Commercial Division Blog

Posted: August 22, 2020 / Categories Commercial, Business Divorce, Evidence

Defense Barred by Tax Estoppel

On August 20, 2020, the Fourth Department issued a decision in Rizzo v. National Vacuum Corp., 2020 NY Slip Op. 04693, holding that defendants were prevented by the doctrine of tax estoppel from denying that the plaintiff owned the percentage of the company reflected in the tax returns the defendants prepared, explaining:

A party to litigation may not take a position contrary to a position taken in a tax return. Here, plaintiffs met their initial burden on the motion by submitting a copy of Form 2553: Election by a Small Business Corporation (election form) that Lehr—in his capacity as president of NMCC—signed under penalty of perjury. The document was also signed by Rizzo, Lehr, and defendant John G. Kozlowski in their capacity as shareholders. The column in the election form labeled "Number of shares or percentage of ownership," lists "60" beside Kozlowski's name and "20" beside both Rizzo's and Lehr's names. By filing that election form, Lehr—who admitted that it was his signature on the form—and NMCC swore that Rizzo owned 20% of the company and are thereby estopped from denying Rizzo's ownership interest.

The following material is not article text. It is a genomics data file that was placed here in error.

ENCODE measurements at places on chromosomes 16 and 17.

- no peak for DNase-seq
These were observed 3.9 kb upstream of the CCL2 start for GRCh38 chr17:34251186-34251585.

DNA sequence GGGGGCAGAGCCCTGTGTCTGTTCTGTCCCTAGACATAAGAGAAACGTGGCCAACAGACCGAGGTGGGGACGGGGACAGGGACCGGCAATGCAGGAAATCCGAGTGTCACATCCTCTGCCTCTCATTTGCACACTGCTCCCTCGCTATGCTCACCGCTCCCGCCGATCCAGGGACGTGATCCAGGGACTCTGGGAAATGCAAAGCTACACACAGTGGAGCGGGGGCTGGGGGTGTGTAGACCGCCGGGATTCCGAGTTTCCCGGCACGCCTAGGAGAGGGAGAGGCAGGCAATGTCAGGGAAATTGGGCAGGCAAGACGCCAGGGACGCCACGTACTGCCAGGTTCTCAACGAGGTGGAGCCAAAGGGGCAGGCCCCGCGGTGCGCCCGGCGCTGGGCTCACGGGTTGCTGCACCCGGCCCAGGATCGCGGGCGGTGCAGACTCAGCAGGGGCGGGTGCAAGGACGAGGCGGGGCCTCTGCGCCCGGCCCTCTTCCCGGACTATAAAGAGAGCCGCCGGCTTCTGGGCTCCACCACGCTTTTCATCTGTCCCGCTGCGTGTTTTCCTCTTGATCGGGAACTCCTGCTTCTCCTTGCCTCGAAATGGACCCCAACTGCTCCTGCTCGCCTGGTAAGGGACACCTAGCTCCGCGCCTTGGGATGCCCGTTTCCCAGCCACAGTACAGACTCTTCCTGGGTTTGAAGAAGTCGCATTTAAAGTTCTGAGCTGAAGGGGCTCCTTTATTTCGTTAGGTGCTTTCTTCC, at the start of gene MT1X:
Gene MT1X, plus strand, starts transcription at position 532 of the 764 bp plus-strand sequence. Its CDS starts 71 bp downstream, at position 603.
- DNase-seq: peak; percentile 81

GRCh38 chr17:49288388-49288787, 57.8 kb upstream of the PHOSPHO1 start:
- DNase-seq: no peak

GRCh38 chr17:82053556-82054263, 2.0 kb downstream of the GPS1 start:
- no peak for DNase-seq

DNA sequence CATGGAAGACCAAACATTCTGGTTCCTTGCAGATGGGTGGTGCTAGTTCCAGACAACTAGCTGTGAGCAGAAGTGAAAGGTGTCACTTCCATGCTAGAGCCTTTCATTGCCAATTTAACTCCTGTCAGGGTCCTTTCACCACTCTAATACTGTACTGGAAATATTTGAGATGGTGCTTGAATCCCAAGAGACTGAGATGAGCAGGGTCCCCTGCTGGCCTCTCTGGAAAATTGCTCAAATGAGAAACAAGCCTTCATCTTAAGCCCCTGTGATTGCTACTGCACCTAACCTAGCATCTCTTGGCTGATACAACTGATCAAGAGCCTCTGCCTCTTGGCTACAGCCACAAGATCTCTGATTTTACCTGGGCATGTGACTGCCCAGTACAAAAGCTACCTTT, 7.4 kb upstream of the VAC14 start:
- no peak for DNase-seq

Defendants failed to raise a triable issue of fact in opposition. We reject defendants' contention that, because the election form does not specify whether Rizzo owns 20 shares or 20% of the company, there is an issue of fact with respect to what percentage of NMCC Rizzo owns. Even if the numbers "60," "20," and "20" refer to the number of shares issued to the shareholders instead of their percentages of ownership, they demonstrate that NMCC issued a total of 100 shares to its shareholders and therefore that Rizzo, as owner of 20 of the 100 shares, owns 20% of NMCC.

(Internal quotations and citations omitted).

The results in a complex commercial litigation often turn on the facts more than the law (which is why it is complex). The rule of tax estoppel, discussed above, is one tool the courts use to force people to keep their stories straight when it comes to their finances. If you or a client have questions regarding the evidentiary relevance of tax returns, contact Schlam Stone & Dolan partner John Lundin at